2) a random splitting of the dataset into two subsets, to be used both as training set and testing set;

3) the T&T strategy to generate two subsets to be used both as training set and testing set. T&T algorithm was implemented using a population of 500 individuals and each Back Propagation algorithm was trained for 200 epochs. T&T was run for 1000 generations.

4) the TWIST strategy was implemented to generate two new subsets with a minimal number of variables to be used both as training set and testing set. The TWIST algorithm was also programmed with a population of 500 individuals and the two Back Propagation runs of each individual was trained for 200 epochs. TWIST after the 1000 generations selected 9 input variables from the original 20.

Then we have processed the dataset using 4 different strategies:

1) a K-Fold cross validation (K = 10);

2) a random splitting of the dataset into two subsets, to be used both as training set and testing set;

3) the T&T strategy to generate two subsets to be used both as training set and testing set. T&T algorithm was implemented using a population of 500 individuals and each Back Propagation algorithm was trained for 200 epochs. T&T was run for 1000 generations.

4) the TWIST strategy was implemented to generate two new subsets with a minimal number of variables to be used both as training set and testing set. The TWIST algorithm was also programmed with a population of 500 individuals and the two Back Propagation runs of each individual was trained for 200 epochs. TWIST after the 1000 generations selected 9 input variables from the original 20.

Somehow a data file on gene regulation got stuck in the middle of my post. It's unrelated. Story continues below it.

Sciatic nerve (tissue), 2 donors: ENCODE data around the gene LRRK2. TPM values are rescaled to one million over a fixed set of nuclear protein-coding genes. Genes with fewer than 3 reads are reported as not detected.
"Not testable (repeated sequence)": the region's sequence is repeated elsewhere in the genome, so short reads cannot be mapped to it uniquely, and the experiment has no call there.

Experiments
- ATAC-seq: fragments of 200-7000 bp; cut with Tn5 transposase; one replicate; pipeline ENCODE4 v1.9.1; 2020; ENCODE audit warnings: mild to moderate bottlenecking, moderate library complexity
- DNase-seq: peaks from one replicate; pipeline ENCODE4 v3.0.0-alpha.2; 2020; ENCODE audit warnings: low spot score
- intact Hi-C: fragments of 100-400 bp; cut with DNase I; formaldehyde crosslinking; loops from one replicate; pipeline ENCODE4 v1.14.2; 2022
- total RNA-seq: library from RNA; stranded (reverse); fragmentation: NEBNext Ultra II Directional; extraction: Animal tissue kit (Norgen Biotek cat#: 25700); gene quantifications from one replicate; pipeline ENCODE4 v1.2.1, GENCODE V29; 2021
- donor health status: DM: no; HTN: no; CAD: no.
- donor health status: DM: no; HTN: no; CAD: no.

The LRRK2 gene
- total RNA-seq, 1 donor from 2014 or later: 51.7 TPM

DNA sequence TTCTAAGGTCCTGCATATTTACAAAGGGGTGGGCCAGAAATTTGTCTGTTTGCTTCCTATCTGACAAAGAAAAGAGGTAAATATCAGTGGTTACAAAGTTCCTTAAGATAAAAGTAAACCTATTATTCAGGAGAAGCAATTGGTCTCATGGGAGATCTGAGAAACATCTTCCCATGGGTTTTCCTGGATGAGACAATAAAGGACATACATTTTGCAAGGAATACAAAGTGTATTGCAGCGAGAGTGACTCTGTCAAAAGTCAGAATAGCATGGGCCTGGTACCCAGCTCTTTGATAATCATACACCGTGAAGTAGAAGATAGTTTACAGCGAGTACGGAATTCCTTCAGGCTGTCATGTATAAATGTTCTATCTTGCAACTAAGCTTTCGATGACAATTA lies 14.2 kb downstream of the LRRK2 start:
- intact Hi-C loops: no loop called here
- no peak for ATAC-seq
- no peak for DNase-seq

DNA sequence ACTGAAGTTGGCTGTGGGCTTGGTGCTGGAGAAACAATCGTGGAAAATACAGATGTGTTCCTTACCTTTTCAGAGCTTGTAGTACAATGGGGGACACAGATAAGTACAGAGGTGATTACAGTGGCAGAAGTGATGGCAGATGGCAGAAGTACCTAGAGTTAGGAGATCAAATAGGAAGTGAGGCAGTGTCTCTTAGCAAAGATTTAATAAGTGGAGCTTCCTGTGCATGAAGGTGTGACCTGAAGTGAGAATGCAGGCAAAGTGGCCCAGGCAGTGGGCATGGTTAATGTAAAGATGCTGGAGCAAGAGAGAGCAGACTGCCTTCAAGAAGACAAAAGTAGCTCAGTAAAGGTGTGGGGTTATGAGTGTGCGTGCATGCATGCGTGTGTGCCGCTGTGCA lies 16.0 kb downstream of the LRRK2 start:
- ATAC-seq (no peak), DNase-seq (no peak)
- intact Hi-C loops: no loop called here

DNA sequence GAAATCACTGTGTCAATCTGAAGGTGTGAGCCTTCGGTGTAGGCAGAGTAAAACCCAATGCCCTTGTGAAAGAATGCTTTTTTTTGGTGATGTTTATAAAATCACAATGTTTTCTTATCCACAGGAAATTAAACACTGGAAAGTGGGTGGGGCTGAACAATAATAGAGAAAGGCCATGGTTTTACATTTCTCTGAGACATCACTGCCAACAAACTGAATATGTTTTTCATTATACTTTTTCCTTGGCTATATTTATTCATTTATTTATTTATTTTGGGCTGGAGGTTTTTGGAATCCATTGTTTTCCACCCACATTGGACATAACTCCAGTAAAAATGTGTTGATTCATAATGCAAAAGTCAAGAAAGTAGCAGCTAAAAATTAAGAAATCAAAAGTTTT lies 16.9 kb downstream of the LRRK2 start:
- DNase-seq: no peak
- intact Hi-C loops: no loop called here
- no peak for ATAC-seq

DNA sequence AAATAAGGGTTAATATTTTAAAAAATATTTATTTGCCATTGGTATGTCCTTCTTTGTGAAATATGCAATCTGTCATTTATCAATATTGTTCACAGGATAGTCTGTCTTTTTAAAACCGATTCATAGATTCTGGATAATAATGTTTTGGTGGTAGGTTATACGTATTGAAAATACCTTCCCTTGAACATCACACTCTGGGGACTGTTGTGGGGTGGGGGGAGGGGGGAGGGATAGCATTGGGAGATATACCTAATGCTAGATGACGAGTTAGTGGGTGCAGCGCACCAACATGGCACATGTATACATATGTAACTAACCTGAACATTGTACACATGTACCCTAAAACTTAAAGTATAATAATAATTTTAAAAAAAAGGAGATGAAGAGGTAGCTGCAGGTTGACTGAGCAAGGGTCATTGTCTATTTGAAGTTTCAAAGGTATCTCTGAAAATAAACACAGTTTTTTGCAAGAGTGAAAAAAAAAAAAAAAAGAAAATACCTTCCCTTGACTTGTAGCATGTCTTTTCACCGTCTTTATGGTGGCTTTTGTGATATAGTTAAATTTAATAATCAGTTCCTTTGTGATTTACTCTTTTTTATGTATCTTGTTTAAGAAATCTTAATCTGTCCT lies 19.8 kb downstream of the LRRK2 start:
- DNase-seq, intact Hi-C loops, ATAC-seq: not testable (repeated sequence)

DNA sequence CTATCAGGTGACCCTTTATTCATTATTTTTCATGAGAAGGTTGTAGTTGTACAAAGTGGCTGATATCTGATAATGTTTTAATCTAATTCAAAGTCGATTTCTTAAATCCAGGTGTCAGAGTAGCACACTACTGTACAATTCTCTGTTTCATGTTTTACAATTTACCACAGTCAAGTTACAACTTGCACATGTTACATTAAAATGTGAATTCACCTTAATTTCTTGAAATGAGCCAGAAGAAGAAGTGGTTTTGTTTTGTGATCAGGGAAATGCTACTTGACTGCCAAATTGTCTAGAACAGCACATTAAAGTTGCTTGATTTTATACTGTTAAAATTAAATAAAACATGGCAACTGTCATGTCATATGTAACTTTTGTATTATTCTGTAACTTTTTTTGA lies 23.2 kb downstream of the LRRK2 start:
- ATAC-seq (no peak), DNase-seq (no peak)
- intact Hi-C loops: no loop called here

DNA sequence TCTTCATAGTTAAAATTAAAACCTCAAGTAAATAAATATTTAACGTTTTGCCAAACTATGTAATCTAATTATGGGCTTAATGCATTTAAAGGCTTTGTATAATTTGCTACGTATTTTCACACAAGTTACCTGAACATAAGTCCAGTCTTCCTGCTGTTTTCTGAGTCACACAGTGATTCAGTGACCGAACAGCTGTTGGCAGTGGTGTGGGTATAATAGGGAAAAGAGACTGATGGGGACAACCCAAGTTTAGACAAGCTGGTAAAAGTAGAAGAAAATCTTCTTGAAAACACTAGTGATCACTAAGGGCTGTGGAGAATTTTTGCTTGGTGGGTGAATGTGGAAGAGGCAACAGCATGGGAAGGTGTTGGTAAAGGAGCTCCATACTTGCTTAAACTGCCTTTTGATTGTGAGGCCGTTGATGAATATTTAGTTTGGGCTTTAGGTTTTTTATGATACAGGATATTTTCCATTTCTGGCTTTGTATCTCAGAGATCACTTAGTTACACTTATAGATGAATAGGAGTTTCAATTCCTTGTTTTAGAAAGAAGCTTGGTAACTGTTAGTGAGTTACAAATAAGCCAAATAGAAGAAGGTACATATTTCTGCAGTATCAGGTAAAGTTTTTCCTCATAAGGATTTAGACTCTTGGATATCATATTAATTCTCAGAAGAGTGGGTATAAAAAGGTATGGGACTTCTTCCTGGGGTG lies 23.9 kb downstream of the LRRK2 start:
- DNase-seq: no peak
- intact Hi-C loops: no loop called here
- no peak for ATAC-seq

We have used 13 different learning machines, representing the different “families” of the main algorithms known in literature. For each one of the four strategies, the 13 algorithms were implemented using the wellknown WEKA software package [

a) Bayes Net;

b) Naïve Bayes;

c) Support Vector Machine (SVM);

d) Logistic Regression;

e) Multilayer Perceptron;

f) Sequential Minimal Organization (SMO);

g) IBk;

h) K Star;

i) Ada-Boost M1;

j) Logit Boost;

k) RotationForest;

l) J48;

m) Random Forest.

The comparison shows clearly that outcome 2 is true (see

Now we will compare T&T and TWIST algorithms with K-Fold CV and Random Training and Testing, using a known medical dataset: Statlog_Heart [

Attribute Information:

1) age 2) sex 3) chest pain type (4 values)

4) resting blood pressure 5) serum cholesterol in mg/dl 6) fasting blood sugar > 120 mg/dl 7) resting electrocardiographic results (values 0, 1, 2)

8) maximum heart rate achieved 9) exercise induced angina 10) old peak = ST depression induced by exercise relative to rest 11) the slope of the peak exercise ST segment 12) number of major vessels (0 - 3) colored by fluoroscopy 13) thal: 3 = normal; 6 = fixed defect; 7 = reversible defect.

Variable to be predicted:

Absence (1) or presence (2) of heart disease (we have not considered a specific cost matrix for this application).

For this comparison we have used only the 8 learning machines that had the best performances in K-Fold CV from among the 13 algorithms considered in the falsification test.

In

What is really surprising is that many decision Trees and sometime also probabilistic networks increase dramatically their results using this new validation strategy.

Also, TWIST attains the best results by reducing from 13 to 5 the number of attributes.

TWIST selected attributes:

1) age 3) chest pain type (4 values)

9) exercise induced angina 12) number of major vessels (0 - 3) colored by fluoroscopy 13) thal: 3 = normal; 6 = fixed defect; 7 = reversible defect.

The results presented here indicate that the T&T and TWIST algorithms:

a) do not code noise to reach optimistic results;

b) are suitable algorithms to generate pairs of subsets with similar probability density function;

c) are optimal strategies that allow machine learning to extract from a dataset the most useful information for pattern classification.

The potential downside of this approach is the CPU time when the datasets are huge. To avoid this problem, we are planning the parallelization of the genetic evolu

(a)

(b)

(c)

(d)

tion of T&T and of TWIST.

An optimal parallelization and a more intensive experimentation with large datasets will show how much these two new strategies are promising from practical application.